Take Charge

Meet the Experts: Five Strategies for Better Sleep

July 13, 2017

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The classic shut-eye struggle. You either know someone or are that person who struggles to fall asleep and stay asleep at night. Below are five strategies from Moffitt Cancer Center nurse researcher Tina Mason to help you fall asleep faster and stay asleep longer.

1. Become aware of age-related sleep changes - When you get older your body will naturally want to go to bed earlier and wake up earlier. You don’t get that same deep sleep in the middle of the night that you would have when you were younger. To make up for the lower quality of sleep, you will want to take naps in the middle of the day. Suggested naptime ranges from 15-45 minutes because after that you start to affect the sleep you get at night. Lifestyle changes such as retirement can slow your schedule and your body down. People will sleep more when they are more social during the day because clubs or activities help with social wellbeing.

2. Avoid caffeine after 4 p.m. and food at least two hours before bed - When you get older your body can become more sensitive to caffeine. Alcohol, chocolate and some teas are often common nighttime cravings that can have stimulant effects. Feelings of fullness and lack of digestion can also keep you awake.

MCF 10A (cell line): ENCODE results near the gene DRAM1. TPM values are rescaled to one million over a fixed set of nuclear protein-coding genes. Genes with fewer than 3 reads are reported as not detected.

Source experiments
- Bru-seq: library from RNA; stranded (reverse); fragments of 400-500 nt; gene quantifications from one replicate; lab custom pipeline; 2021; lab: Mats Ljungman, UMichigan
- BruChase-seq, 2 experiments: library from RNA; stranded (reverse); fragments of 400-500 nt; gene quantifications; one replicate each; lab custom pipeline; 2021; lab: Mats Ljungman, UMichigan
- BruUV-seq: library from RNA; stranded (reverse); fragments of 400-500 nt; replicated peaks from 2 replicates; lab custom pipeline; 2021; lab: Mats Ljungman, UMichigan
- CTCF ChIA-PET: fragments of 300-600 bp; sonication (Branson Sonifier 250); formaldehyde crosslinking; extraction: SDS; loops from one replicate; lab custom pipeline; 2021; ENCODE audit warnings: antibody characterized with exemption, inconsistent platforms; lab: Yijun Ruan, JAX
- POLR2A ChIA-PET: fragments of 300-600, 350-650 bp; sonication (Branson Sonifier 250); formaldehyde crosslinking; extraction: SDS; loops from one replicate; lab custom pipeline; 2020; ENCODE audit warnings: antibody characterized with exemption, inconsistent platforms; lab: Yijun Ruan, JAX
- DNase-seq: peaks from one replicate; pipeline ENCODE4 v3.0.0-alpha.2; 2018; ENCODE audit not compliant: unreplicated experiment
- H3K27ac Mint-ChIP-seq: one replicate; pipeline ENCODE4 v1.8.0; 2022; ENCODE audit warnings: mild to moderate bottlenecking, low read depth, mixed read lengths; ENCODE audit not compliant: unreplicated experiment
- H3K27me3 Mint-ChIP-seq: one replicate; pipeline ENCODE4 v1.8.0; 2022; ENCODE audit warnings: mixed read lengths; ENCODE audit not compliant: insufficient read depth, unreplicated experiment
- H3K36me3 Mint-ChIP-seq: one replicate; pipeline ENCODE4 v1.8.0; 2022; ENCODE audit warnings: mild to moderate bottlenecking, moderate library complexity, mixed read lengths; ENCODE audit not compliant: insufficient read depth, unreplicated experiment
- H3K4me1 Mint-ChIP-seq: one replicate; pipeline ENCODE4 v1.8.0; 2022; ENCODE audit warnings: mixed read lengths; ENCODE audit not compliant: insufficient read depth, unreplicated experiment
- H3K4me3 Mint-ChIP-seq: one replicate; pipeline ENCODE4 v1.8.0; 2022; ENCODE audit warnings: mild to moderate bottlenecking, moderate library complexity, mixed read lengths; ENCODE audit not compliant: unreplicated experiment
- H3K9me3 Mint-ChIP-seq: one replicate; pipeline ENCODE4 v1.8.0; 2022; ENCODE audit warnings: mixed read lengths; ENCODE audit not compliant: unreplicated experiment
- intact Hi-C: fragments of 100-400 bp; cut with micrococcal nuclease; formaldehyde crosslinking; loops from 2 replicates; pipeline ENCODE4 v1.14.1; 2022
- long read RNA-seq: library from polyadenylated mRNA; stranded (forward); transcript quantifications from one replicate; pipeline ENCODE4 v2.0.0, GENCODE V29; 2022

3. Write down your reoccurring thoughts - Many patients can get anxiety the day before surgery and have trouble falling asleep. If your mind wanders at night and your thoughts keep racing for what needs to get done the next day, write down those thoughts so that your brain can release it and it’ll be easier to fall back asleep.

4. Meditation apps – Apps such as Mysleepbutton will help distract you from your anxieties and help your mind stop wandering at night. Use apps that provide soothing sounds such as ocean waves or rain sounds to relax the mind and provide a calming white noise in the background. There are also apps that will walk you through a relaxation period to provide progressive muscle relaxation.

5. Do not sleep with the TV on all night - Flashing lights and noise will affect your brain and you won’t be able to get the best possible sleep. Reading for 10-15 minutes will make you drowsier and help you fall asleep. Try to eliminate electronic screen time right before bed as well.

If you have more serious issues such as anxiety or insomnia, contact the Supportive Care Medicine department at Moffitt. For more information or to request to schedule an appointment or consultation, call 1-888-663-3488.

Meet the Experts is a series of 30-minute informational sessions led by Moffitt staff members. Click here for a full schedule.